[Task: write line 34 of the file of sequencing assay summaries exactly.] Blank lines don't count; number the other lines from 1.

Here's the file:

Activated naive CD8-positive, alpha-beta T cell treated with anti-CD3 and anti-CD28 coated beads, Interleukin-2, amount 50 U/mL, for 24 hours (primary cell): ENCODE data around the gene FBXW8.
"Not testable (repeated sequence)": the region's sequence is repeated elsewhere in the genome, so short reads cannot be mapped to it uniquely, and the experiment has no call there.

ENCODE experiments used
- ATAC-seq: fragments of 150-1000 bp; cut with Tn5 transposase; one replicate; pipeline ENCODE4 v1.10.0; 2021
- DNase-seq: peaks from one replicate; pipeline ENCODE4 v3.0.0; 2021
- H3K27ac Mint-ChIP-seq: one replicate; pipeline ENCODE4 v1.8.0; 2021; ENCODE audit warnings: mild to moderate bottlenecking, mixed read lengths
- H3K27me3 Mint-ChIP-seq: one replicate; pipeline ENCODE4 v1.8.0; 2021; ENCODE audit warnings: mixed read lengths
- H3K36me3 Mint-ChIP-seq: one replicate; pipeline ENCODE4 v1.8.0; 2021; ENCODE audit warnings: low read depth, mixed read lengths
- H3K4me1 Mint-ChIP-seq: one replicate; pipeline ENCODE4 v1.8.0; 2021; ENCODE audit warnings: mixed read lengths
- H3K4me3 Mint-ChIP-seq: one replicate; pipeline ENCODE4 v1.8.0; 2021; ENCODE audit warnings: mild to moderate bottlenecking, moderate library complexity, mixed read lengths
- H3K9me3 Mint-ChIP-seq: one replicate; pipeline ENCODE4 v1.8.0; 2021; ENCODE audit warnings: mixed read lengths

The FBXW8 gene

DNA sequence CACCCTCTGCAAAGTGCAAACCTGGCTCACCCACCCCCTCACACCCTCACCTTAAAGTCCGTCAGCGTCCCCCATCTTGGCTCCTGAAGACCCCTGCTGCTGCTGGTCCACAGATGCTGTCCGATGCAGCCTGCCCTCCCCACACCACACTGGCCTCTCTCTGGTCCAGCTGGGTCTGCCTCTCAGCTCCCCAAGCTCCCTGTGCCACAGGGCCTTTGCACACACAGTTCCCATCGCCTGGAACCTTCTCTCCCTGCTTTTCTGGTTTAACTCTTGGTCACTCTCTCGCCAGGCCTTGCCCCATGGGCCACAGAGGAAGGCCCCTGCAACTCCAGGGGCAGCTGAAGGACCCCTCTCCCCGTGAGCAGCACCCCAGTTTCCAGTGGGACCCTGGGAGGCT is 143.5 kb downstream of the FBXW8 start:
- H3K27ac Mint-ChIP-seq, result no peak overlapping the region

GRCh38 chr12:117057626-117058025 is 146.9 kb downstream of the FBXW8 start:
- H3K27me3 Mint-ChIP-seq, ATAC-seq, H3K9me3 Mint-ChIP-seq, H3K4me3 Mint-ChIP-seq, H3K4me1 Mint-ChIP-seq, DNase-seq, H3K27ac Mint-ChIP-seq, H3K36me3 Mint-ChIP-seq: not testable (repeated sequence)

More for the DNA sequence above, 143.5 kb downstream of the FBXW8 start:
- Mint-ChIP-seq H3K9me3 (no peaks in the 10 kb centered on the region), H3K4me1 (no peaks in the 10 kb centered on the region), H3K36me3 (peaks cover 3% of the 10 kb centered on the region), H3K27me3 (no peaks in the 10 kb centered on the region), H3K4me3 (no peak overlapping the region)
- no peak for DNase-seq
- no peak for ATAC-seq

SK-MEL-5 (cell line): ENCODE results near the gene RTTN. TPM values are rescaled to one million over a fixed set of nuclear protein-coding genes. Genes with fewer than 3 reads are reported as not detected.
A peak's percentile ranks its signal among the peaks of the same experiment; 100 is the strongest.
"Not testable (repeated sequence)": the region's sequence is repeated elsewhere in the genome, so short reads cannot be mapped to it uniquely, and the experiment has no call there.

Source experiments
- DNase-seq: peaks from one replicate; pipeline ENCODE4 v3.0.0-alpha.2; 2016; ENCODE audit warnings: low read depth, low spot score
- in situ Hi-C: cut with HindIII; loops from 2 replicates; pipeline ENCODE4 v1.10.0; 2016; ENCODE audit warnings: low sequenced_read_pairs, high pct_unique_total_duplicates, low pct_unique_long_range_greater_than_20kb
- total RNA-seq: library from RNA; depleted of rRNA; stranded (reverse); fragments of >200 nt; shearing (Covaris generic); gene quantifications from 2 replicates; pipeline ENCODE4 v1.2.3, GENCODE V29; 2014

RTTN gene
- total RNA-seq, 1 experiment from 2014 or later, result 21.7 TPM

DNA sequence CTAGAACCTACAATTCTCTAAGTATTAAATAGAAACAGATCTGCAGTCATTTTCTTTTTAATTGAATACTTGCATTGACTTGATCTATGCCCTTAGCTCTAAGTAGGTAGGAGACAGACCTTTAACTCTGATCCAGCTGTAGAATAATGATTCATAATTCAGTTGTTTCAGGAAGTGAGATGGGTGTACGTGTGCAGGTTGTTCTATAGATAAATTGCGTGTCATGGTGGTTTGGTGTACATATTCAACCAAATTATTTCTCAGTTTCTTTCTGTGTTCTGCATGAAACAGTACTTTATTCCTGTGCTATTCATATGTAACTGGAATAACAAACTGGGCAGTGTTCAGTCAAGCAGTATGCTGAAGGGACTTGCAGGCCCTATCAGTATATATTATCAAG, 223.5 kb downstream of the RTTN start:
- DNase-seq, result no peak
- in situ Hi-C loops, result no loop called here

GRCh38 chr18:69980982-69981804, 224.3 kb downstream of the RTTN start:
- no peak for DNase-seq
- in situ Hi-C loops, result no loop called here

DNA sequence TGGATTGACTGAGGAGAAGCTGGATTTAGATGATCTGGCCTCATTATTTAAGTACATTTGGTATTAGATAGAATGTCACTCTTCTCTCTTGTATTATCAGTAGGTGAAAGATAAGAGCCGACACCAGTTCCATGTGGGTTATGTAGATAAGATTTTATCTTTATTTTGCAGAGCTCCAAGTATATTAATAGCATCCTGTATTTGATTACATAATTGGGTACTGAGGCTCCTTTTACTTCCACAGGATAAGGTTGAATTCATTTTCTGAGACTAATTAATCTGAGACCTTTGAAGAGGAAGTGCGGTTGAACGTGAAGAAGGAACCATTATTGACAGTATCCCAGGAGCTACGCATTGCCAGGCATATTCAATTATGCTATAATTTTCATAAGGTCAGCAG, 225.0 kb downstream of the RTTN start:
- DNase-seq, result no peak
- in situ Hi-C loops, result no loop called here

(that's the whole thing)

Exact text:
- no peak for DNase-seq